If you are close to launching your book or brainstorming ways to market it well, you may have come across the term book trailers. While trailers are commonly associated with the film industry, they are sometimes used for books as well.
Book trailers are a great way to create hype and drop hints about what your book will be about. But what exactly are they, do you need one, and if you do, how do you go about creating the best book trailer for you? Follow this guide for six easy steps to help you make yours!
Table of Contents
What Are Book Trailers?
Book trailers are very similar to movie trailers in that they both create buzz for the target audience prior to release day. If you've ever watched a well done book trailer you may have been surprised to discover that it was for a book, not a movie, at the end.
This form of marketing creates anticipation in your audience and gives them a taste of what's to come. Marketing in this way is easy on your audience because they never need to do more than click on the video.
Do You Need One?
The best book trailers draw in the audience and create a desire to read the book as soon as it comes out. Book trailers can help in boosting pre-order sales and create free word of mouth marketing due to the excitement surrounding your trailer.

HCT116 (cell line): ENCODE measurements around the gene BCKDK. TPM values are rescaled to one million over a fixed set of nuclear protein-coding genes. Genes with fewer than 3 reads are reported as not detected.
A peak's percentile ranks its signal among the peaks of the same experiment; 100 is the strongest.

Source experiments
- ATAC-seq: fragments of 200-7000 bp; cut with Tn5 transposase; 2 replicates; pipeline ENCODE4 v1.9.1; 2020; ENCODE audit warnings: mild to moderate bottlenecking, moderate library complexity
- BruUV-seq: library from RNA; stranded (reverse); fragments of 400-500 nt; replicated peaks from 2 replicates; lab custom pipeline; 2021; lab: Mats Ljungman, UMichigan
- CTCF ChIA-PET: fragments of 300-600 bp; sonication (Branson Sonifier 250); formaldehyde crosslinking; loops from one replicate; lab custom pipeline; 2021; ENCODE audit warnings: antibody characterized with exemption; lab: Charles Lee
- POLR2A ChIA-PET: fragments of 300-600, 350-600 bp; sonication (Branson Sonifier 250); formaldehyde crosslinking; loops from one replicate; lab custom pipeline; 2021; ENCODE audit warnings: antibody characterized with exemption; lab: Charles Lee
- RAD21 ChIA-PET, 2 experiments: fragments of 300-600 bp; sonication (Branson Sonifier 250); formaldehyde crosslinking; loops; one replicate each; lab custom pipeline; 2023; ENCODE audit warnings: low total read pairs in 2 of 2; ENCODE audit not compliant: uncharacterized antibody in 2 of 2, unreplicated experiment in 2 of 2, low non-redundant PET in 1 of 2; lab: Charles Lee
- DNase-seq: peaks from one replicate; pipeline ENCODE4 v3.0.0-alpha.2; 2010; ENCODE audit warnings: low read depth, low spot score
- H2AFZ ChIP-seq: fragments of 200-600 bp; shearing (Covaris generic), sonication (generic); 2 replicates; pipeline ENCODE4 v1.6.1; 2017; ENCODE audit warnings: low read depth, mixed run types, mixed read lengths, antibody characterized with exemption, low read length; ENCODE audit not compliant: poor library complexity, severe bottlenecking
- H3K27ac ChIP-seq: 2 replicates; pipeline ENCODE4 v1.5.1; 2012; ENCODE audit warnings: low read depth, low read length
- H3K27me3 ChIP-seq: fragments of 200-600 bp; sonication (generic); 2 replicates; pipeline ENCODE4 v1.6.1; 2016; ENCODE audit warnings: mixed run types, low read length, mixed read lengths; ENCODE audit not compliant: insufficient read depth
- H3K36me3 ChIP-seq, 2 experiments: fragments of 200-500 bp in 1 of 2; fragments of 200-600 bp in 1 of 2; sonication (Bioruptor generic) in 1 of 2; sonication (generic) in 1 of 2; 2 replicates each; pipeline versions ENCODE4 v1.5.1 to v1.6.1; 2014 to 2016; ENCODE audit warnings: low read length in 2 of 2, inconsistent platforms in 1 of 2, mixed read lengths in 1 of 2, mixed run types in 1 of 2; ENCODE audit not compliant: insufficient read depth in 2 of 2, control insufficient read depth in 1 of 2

If you've ever waited for a movie to come out and saw the trailer, you likely noticed the view count on YouTube. The more those numbers grow, the higher anticipation grows for the movie. The same is true for book trailers.
How To Create Yours
Follow the six steps below to help get you started on your book trailer journey. Remember, even if you don't feel equipped to create book trailers on your own, it's helpful to familiarize yourself with the process.
Additionally, as the writer you play a vital role in the ideation process. While execution is left up to your videographer and any crew you bring into the process, you are the author and therefore have creative freedom.
#1 – Identify Your Audience
This first step may be the most simple because you likely identified your audience prior to writing your book. However, you can take this a step further by asking who is most likely to watch your book trailer and then draft a storyboard for this audience.
If you write historical romance, you'll want to include fonts and a score that correlates with the time period. If you are creating a science fiction trailer, you have much more freedom with the score.
Knowing your audience is the first step because it sets the vision for what your trailer should become.
#2 – Draft Your Storyboard
Once you have a confident understanding of your audience it’s time to create the outline for your trailer. You may want to use your book synopsis and particularly your elevator pitch to help you in the drafting process.
Knowing what to focus on in the brief minutes you have is crucial to your success. You only have so much time, so including the major plot is a must. Of course, you can sprinkle in subplots here and there, but keep the focus on the primary plot point.
You can find an in-depth guide on storyboarding here.
#3 – Remember Less Is More
Book trailers are only a few minutes long, max. They are created to draw in your reader and create a desire to read the book. With this in mind it's absolutely essential to remember that less is more.